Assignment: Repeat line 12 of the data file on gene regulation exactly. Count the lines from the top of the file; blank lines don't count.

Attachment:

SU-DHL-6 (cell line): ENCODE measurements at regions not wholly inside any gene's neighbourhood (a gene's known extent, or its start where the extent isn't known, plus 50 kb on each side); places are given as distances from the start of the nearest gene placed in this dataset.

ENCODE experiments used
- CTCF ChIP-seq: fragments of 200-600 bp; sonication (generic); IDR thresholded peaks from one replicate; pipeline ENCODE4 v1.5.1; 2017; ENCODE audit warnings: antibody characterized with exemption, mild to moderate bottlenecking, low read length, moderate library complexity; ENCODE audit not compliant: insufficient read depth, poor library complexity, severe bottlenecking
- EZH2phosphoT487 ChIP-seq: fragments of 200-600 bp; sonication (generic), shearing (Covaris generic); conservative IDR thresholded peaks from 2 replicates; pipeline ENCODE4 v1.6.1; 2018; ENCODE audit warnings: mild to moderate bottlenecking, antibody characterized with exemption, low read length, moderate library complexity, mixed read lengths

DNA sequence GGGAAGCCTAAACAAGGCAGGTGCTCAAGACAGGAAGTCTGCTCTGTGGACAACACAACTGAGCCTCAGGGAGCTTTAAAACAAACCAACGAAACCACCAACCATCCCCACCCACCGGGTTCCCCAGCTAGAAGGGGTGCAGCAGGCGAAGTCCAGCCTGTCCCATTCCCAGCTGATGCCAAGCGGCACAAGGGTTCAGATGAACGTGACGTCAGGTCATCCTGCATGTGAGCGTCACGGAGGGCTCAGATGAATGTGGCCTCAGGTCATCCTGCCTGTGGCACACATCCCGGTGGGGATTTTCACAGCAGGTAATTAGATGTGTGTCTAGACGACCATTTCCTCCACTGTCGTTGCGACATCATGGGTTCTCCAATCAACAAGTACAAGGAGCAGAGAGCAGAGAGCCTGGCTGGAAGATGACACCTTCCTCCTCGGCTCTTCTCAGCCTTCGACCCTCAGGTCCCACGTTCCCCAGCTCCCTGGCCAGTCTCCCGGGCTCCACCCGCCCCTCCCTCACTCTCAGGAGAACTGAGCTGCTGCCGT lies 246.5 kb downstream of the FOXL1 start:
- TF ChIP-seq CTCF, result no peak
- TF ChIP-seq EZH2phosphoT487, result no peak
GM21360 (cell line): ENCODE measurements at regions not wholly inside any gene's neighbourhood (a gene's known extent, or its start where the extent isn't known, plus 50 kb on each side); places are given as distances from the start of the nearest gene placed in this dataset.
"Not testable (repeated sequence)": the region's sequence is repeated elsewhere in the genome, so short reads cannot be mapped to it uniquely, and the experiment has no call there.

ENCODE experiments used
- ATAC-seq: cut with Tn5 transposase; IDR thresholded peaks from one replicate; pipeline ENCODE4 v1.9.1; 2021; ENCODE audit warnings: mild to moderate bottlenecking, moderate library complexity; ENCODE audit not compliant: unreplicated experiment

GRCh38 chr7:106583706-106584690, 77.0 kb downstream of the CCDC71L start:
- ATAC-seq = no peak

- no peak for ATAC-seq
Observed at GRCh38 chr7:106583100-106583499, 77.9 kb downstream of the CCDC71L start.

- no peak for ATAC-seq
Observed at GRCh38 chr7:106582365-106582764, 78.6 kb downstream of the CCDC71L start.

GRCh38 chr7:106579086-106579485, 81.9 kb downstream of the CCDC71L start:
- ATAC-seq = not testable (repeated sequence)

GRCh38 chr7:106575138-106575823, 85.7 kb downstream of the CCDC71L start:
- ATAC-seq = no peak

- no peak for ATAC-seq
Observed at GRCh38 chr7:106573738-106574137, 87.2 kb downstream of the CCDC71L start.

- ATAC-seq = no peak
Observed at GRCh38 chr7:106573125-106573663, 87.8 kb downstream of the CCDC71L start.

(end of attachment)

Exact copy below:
GRCh38 chr7:106583706-106584690, 77.0 kb downstream of the CCDC71L start: